Entrepreneurship Under Pressure: Global Entrepreneuship Monitor 2002: The Netherlands

Posted: 24 Nov 2009

See all articles by Niels Bosma

Niels Bosma

affiliation not provided to SSRN

S. Wennekers

EIM Netherlands - Business and Policy Research

Date Written: 2002


The Global Entrepreneurship Monitor(GEM)—designed to be a long-term, multinational project—examines therelationship between entrepreneurship and economic growth. Three key pointsunderpin the GEM research: (a) whether the level of entrepreneurial activityvaries between countries and, if so, to what extent; (b) whether the level ofentrepreneurial activity affects a country's rate of economic growth andprosperity; and (c) what makes a country entrepreneurial. The national teams ineach of the participating countries assemble three sets of data: (1)specially-designed surveys of the adult population in each GEM country; (2)in-depth interviews with experts on entrepreneurship in each country; and (3) awide selection of national economic and demographic data. This GEM report focuses on the Netherlands perspective, investigatingentrepreneurial activity in the country in 2002, in both global and Europeanperspective; the characteristics of the Dutch involved in entrepreneurialactivities; and the overall entrepreneurial climate in the Netherlands.The total entrepreneurship activity rate declined to 29%, lower than theEastern European rate (52%) or that of the ten other EU Member States (37%).Moreover, Dutch entrepreneurial activity compares unfavorably with otherEnglish-speaking countries (including New Zealand, Australia, Canada and theUSA). The Netherlands has a favorable entrepreneurial climate. Among thefindings:two in three persons entrepreneurially active are male, peakingbetween the ages 25 and 35 for men, and 35 to 45 for women.Mostentrepreneurial activities (50%) are in services. The market for informalentrepreneurship is weakly developed by international comparison. At the same time, the experts consulted underlined that negative attitudestoward failure and risk, as well as the insufficient attention toentrepreneurship in the educational system, are some of the major weaknesses ofthe Dutch entrepreneurial environment. Another problem, also signaled in the2001 report, is the limited R&D transfer toward small firms. It isestimated that, in the short run, regulatory bottlenecks and the financing ofnew businesses will be important policy areas; in the long run, improving theattitude toward risk and failure and raising entrepreneurial awareness througheducation will be issues of concern.(CBS)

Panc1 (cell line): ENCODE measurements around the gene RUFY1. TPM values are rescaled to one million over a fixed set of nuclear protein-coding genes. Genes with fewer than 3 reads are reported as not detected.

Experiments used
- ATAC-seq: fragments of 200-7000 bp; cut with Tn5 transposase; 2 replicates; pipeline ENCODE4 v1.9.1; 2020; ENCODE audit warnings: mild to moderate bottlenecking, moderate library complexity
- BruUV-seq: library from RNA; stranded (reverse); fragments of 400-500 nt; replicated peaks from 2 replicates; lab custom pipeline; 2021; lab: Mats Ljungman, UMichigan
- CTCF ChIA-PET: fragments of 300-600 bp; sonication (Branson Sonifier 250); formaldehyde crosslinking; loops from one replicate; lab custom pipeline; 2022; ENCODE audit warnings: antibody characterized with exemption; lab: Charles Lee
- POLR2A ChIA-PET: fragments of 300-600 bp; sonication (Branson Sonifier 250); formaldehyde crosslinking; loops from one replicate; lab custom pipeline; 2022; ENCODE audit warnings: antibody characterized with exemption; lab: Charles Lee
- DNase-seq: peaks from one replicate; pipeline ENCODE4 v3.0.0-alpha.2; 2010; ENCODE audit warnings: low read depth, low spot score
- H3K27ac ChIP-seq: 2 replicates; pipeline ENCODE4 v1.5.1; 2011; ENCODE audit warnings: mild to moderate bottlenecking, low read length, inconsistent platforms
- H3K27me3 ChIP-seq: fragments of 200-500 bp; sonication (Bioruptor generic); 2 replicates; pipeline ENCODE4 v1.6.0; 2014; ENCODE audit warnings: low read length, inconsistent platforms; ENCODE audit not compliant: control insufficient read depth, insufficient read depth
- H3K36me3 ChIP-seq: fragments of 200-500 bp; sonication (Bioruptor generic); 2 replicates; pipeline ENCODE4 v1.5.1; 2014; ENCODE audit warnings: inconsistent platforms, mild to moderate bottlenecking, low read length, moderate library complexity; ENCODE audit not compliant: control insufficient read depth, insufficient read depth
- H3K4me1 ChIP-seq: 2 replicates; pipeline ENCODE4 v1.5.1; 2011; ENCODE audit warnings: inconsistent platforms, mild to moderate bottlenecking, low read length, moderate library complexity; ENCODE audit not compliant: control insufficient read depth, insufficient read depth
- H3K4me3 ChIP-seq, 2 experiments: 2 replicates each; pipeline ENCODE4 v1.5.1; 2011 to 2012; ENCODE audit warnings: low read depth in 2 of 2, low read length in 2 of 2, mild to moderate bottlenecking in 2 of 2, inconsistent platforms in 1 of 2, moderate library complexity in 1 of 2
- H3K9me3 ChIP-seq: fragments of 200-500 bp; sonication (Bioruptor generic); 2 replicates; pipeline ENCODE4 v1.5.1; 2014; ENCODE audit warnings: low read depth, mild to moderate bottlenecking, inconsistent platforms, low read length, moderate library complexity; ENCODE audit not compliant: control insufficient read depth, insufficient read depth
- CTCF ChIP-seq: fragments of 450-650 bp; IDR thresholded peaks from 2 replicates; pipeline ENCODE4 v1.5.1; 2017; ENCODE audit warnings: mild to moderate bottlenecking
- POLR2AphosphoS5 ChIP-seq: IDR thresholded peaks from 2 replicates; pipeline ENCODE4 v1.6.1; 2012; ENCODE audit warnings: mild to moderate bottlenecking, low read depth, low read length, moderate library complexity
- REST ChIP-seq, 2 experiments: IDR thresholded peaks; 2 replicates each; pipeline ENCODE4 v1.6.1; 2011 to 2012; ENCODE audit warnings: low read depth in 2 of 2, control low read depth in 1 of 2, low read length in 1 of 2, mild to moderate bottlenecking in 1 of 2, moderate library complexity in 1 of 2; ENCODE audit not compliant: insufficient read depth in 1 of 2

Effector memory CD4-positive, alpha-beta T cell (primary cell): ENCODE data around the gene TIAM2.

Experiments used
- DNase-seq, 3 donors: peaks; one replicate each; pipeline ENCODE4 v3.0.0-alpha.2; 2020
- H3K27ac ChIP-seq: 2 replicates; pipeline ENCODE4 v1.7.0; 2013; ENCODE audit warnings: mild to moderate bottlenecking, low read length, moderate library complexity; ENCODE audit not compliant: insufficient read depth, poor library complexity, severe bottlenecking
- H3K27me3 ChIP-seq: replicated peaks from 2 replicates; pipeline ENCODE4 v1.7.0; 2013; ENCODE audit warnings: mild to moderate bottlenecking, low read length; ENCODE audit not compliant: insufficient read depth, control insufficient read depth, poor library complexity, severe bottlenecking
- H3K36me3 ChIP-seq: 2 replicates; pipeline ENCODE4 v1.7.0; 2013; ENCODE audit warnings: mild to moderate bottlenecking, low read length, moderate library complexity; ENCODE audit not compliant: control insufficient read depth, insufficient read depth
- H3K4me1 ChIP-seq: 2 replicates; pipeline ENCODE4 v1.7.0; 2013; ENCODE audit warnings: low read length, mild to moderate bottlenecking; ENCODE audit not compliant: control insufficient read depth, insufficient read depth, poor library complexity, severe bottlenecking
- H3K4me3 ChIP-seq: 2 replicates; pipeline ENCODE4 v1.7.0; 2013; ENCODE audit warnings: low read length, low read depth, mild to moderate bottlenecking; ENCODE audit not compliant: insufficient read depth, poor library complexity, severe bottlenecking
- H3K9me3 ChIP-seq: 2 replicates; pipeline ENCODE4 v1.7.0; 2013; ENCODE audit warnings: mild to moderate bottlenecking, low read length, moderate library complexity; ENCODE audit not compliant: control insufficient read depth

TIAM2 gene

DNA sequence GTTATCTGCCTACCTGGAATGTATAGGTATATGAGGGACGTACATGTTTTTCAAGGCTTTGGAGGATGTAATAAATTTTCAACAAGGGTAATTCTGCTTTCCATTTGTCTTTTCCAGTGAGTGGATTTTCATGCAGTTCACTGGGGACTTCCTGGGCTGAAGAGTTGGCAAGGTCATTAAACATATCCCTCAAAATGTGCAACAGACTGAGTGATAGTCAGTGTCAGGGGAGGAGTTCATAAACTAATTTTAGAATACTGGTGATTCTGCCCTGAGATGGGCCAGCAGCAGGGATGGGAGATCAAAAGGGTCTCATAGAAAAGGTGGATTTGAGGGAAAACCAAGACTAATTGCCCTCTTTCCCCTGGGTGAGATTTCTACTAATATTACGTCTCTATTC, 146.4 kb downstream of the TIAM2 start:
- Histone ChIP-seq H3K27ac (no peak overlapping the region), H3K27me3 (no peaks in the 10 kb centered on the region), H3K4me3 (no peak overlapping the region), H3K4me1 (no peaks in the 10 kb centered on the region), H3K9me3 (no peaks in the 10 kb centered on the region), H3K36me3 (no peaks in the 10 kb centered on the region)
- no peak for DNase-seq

Keywords: Venture capital, Risk orientation, Attitudes, Demographics, Economic development, Entrepreneurial environment, Entrepreneurship education, Firm financing, Firm performance, Gender, Nascent entrepreneurs, Public policies, Startups, Technology transfer

Suggested Citation

Bosma, Niels and Wennekers, Sander, Entrepreneurship Under Pressure: Global Entrepreneuship Monitor 2002: The Netherlands (2002). University of Illinois at Urbana-Champaign's Academy for Entrepreneurial Leadership Historical Research Reference in Entrepreneurship. Available at SSRN: https://ssrn.com/abstract=1509275

Niels Bosma

affiliation not provided to SSRN

Sander Wennekers

EIM Netherlands - Business and Policy Research ( email )

Postbus 7001
2701 AA Zoetermeer
31 79 3413634 (Phone)

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